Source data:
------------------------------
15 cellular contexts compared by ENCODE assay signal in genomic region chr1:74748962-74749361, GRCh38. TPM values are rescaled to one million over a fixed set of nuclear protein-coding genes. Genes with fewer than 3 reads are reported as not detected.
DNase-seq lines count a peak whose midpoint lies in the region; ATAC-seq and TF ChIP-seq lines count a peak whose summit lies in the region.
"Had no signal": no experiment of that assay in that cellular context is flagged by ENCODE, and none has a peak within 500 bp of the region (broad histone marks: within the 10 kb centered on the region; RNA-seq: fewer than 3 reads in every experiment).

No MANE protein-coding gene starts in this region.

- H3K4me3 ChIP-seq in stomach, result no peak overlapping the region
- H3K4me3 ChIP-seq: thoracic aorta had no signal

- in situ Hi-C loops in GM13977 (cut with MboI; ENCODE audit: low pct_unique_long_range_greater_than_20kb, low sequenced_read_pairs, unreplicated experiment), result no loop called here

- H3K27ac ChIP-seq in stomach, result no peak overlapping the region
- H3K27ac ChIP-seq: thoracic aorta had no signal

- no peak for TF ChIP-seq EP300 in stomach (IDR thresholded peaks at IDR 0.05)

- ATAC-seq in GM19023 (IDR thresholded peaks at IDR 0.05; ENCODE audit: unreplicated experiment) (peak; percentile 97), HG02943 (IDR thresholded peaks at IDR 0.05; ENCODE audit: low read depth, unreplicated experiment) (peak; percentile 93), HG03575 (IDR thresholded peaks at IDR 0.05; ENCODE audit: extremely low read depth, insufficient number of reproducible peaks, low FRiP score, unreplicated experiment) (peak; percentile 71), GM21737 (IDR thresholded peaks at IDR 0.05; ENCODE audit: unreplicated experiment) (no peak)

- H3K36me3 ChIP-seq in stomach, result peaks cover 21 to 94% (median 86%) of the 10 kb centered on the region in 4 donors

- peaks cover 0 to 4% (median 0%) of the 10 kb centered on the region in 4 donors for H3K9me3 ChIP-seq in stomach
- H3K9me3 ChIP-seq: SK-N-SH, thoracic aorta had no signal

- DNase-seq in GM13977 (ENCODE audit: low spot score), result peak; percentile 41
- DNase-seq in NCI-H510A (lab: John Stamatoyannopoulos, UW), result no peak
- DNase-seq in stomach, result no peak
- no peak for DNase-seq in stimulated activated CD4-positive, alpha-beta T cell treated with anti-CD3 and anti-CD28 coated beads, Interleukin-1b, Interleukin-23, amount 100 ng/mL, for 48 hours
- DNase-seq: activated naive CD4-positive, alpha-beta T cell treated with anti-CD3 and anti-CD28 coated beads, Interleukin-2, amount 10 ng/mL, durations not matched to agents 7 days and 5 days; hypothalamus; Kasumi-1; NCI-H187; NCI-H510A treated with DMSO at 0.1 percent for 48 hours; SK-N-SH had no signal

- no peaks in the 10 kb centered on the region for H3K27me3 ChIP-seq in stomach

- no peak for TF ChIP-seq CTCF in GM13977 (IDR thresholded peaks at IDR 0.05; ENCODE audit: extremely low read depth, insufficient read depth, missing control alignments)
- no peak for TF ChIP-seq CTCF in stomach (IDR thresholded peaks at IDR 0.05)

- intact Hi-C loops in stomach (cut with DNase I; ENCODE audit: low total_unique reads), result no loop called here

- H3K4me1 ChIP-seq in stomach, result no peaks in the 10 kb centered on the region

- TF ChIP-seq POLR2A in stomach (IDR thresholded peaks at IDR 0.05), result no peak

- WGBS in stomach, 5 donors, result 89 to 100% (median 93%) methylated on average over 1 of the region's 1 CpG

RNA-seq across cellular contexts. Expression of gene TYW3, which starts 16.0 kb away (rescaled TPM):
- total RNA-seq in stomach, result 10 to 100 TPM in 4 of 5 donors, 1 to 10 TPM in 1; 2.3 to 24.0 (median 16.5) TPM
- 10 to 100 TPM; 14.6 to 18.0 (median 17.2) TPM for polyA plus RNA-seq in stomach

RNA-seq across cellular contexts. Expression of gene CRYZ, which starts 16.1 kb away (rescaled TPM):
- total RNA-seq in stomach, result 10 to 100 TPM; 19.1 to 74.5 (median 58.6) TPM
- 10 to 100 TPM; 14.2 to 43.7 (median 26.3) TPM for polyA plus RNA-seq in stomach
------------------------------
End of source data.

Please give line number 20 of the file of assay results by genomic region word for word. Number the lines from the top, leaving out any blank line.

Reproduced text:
- no peaks in the 10 kb centered on the region for H3K27me3 ChIP-seq in stomach